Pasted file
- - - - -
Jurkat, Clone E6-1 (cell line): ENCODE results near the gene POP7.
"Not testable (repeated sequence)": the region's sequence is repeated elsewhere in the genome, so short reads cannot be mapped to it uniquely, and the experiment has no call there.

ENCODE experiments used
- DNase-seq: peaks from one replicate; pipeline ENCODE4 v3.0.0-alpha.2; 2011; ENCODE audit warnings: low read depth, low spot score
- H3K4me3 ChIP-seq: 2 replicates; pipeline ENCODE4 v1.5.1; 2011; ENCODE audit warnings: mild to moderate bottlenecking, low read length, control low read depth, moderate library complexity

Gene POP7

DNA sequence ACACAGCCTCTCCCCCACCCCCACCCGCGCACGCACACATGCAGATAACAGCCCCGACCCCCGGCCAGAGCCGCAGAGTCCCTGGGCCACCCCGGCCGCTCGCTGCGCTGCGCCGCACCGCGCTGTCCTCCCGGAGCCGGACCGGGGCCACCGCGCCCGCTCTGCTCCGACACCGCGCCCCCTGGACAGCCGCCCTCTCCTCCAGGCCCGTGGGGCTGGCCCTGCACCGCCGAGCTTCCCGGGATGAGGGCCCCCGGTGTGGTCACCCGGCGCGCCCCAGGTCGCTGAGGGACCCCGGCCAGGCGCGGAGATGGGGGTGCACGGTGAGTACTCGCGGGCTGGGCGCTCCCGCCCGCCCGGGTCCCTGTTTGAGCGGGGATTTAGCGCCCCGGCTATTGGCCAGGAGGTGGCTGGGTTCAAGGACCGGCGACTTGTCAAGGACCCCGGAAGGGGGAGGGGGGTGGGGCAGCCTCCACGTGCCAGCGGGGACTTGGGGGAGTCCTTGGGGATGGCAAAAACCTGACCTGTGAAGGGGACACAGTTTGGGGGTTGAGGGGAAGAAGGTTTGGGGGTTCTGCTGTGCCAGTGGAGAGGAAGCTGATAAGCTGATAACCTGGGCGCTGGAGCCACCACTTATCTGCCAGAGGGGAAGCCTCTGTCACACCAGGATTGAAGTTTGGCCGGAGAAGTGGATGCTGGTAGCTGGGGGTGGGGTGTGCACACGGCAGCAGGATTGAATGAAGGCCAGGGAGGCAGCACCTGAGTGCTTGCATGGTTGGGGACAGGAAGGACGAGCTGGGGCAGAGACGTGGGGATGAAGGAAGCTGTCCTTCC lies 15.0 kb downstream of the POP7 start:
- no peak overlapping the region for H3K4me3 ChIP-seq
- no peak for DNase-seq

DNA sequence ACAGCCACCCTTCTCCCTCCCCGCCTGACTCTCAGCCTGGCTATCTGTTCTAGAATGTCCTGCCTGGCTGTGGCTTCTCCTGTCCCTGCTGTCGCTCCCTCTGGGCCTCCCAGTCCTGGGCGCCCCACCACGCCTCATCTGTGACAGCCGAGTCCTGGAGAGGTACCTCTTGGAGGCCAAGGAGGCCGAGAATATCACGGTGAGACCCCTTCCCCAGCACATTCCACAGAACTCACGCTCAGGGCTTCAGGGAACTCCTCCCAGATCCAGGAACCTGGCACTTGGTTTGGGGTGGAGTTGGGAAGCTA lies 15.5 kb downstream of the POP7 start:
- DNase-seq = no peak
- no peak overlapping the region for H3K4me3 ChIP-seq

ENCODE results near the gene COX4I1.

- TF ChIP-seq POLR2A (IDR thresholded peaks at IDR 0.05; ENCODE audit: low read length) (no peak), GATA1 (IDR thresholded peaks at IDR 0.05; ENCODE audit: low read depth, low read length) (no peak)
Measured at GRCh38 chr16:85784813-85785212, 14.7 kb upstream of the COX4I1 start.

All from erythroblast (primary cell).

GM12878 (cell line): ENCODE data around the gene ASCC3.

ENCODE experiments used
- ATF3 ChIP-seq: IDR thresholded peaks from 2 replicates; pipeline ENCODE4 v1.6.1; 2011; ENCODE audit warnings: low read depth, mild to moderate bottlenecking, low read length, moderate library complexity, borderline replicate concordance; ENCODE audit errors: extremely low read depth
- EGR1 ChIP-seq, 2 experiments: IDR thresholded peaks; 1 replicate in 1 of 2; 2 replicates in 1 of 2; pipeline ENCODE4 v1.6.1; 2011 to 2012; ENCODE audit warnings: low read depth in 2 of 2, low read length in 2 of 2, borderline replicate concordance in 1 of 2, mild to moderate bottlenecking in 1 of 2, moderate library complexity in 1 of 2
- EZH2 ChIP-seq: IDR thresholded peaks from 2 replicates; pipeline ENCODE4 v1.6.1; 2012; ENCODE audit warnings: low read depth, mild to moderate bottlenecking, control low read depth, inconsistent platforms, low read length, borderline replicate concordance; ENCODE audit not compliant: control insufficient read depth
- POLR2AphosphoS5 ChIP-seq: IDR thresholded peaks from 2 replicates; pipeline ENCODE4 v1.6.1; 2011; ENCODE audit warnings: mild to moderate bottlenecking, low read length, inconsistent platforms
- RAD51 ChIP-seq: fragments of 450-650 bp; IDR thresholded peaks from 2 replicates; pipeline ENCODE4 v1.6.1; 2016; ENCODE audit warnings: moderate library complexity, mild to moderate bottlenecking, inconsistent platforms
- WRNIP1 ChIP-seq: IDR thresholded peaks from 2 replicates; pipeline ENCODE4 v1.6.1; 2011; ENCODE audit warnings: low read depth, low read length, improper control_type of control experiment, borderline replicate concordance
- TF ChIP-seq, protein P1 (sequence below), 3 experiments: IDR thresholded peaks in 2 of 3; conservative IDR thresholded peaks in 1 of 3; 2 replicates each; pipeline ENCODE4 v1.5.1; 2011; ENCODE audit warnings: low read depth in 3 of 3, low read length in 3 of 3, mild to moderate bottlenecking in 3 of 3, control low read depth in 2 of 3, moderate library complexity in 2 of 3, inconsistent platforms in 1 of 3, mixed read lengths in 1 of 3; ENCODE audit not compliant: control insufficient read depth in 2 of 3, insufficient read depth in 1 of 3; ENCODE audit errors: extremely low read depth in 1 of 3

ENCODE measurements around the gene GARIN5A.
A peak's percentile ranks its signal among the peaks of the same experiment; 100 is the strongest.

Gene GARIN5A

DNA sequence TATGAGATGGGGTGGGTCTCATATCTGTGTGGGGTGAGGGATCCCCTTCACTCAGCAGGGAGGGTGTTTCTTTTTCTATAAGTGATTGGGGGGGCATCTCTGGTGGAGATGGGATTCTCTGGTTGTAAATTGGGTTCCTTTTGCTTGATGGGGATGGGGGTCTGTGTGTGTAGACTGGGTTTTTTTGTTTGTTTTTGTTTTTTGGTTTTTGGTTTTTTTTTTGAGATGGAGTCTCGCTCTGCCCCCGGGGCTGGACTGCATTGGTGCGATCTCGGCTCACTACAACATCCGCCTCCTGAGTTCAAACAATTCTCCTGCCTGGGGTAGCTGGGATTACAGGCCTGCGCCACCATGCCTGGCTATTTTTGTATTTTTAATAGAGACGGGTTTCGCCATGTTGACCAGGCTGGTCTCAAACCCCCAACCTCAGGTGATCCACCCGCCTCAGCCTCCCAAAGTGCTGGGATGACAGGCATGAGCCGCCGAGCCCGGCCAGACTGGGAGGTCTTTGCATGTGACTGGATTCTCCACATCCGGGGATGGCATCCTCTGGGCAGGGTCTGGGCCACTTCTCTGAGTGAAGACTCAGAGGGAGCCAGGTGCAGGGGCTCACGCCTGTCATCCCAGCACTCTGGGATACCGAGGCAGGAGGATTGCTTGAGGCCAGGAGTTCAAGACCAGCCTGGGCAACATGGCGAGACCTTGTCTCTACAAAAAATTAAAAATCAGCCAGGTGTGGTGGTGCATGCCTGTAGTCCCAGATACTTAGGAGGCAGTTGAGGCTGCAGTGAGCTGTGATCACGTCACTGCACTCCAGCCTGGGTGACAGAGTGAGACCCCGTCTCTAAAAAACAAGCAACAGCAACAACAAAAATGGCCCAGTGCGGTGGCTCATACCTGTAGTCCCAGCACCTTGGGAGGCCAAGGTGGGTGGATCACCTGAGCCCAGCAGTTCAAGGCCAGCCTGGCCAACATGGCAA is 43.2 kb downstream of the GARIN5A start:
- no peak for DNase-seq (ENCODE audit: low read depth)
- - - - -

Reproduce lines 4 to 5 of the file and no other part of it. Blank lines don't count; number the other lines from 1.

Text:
- DNase-seq: peaks from one replicate; pipeline ENCODE4 v3.0.0-alpha.2; 2011; ENCODE audit warnings: low read depth, low spot score
- H3K4me3 ChIP-seq: 2 replicates; pipeline ENCODE4 v1.5.1; 2011; ENCODE audit warnings: mild to moderate bottlenecking, low read length, control low read depth, moderate library complexity